Are You Homeless? Being Homeless Is Hard. And Prayers For Merecedes Benz

I arrived Tuesday night to the first pavilion, before the pizza, and before the YWAMers.  Cindy saw me and gave me a hug.  I’m not sure if Cindy is homeless or not.  I know for a while she was collecting cans.  She has self appointed herself as an administrator of sorts on pizza nights.  When I arrived she made sure to let me know that she texted RK that I had arrived.

A line had formed and made its way through the pavilion and out to the sidewalk.  There was a bunch of banter between people.  It’s always funny to see tourists trying to figure out whats going on.

I didn’t see Keith there, but I saw Martin.  I’ve written about Martin before briefly, and I wondered if I’d see him when I came down last week.  I couldn’t recall his name right away since I haven’t been down there in a while.  But luckily when I saw him it came back to me.

Martin was drunk.  So drunk he was having to lean up against someone else who introduced himself as his father.  I couldn’t figure out if really was his father or not.  I had seen this guy before, and didn’t think it was.  I figured it out later that it wasn’t.  As I approached Martin and said hello he looked at me and said, “I didn’t do it.”

“Didn’t do what?” I asked
“I just got out of jail.”  Martin responded
“For what?”  I asked
His “father” leaned over and said, “I just got out too, we were in at the same time.”

He pulled some papers out of his pocket, almost falling over, and he showed them to me.  Inmate personal items inventory was written across the top of one of the papers.  The other papers had case numbers on them.  I asked him what he got locked up for.  “I had warrants.”  He said

Somewhere along the line Martin asked me if I was a cop.  For some reason homeless people always think I’m a cop.  I’m not sure what that is about, but I’ve gotten that question more than once and not just in Hawaii.    I think I missed my calling.

Martin told me his birthday for some reason.  Oh his “father” said that his birthday was next week.  Then Martin told me his birthday, and told me he was born in 86.  Which means he’s 2 years younger than me, which seems crazy to me.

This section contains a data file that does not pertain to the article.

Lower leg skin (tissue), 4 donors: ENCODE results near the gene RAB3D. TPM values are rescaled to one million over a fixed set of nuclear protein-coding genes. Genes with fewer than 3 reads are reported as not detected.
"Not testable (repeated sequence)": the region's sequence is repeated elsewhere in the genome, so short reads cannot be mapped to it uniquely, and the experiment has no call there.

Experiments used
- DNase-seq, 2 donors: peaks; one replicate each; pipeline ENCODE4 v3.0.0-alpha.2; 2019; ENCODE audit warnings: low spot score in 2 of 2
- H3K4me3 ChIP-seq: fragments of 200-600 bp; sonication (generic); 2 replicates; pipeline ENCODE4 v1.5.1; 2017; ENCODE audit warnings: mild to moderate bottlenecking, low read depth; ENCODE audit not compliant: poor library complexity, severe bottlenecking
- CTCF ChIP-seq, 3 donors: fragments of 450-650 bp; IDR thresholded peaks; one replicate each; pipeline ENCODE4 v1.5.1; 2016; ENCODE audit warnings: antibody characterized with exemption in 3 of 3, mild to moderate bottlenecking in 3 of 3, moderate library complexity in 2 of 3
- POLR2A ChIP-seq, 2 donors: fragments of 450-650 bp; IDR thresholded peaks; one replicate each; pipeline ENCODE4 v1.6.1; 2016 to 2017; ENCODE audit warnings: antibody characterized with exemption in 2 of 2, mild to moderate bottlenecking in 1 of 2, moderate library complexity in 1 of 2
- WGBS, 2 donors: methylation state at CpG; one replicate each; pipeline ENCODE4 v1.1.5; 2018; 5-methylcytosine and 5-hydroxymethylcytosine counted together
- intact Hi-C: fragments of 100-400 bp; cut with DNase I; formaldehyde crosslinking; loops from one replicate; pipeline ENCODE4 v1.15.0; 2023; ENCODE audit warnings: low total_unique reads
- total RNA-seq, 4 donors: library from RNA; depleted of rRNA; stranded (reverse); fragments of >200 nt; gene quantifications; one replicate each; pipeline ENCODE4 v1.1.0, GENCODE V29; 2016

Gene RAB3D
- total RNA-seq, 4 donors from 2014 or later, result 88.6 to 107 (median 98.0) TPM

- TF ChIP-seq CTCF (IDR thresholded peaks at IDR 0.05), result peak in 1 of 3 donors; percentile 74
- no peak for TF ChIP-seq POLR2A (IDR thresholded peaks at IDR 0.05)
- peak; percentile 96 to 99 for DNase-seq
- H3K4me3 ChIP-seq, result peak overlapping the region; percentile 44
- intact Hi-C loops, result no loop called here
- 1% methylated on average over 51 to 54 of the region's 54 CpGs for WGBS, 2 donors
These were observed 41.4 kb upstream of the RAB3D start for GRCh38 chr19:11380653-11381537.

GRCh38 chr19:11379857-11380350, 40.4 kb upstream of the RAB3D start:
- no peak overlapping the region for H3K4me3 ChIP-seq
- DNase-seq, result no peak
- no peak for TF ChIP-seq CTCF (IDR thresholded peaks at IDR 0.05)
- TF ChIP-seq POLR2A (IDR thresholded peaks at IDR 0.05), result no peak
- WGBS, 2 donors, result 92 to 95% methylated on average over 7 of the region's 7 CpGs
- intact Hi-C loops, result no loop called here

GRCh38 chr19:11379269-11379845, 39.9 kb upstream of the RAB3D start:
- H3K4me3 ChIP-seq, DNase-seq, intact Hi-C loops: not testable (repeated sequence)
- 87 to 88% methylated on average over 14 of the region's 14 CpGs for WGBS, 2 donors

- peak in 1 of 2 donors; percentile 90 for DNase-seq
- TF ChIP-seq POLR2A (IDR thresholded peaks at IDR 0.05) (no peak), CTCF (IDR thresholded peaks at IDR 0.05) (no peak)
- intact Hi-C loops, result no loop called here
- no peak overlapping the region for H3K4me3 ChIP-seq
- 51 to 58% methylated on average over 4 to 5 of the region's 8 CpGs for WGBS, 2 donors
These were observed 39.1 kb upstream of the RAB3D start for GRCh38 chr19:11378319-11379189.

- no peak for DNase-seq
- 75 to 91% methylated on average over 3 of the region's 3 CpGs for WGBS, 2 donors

He wanted to sit down and be left alone.  Martin is always apologizing to me.  Apologizing for cussing, or talking about alcohol or cigarettes, or asking to be left alone.  I went to leave to respect what he asked, but then he wanted me to sit next to him.

Anyway, the conversation went as well as a conversation with a drunk person goes.

I saw Barbara at the front of the line getting her pizza.  I followed her to the back of the line so she could get a second piece.  I walked up behind her in line and hello to her.  She looked surprised to see me and asked me where I’d been.

She told me how the culture down in Waikiki was changing.  She told me how grants are being written to help homeless people and all it’s doing is hiring more people to take their stuff.  She told me that her stuff had been taken by HPD and that to get it back its like $300.

We chit chatted a bit in line.  Her friend Adrianne came up.  She was the first person that I spoke to on my very first outreach down there.  Everyone could see that she hadn’t gotten her first piece of pizza and told her to go to the front of the line.

One of the new YWAMers tried to talk to me and Barbara as we were in line.  I could tell he didn’t know who I was.  He later came up to me and asked I was homeless.  I called him by name and said I lived at the YWAM base too.

I saw Barbara eating her pizza on a bench behind the pavilion so I went and sat down next to her.  I noticed she had a small baby stroller next to her and I asked her if she had been hiding something from me.  She laughed and said “at my age I need the wheels.”

We went on to talk about how she missed eating healthy and how she loved vegetables.  But out here she didn’t get very many vegetables, raising her pizza as she said it.  She told me she liked cooked vegetables because of her teeth, but not too cooked.

“I don’t know much about organized religion.”  She said
“Well how were you raised?”  I asked
“Cathloic.”  She responded
“Oh so you know the basics then, we’re all sinners…”
She interrupted.  “I’m not a sinner, I’m just human.”
I started to explain myself, but decided against it.
“I’m going to make 63 next month.”  She said proudly.
While we were sitting on the bench it started raining.

“Did I ever tell you that being homeless is hard?”  She said as she hit me on the shoulder.

That statement coming from her as it started raining hit me in the heart.
“Is there anything I can bring you next week, that will make it easier for you?”  I asked
“No, but thank you”  She responded politely
“Not even some vegetables?”  I asked
“No way to cook them.”  She said

She stood up and began packing up her things.

“I know how to pray, do you want to hear my prayer?”  She asked
“Sure!”  I responded
She began to sing, not in a beautiful way, but in an authentic way, true to its original that I had to look up.

“Oh Lord, won’t you buy me a Mercedes Benz?
My friends all drive Porsches, I must make amends.
Worked hard all my lifetime, no help from my friends,
So Lord, won’t you buy me a Mercedes Benz?”

 

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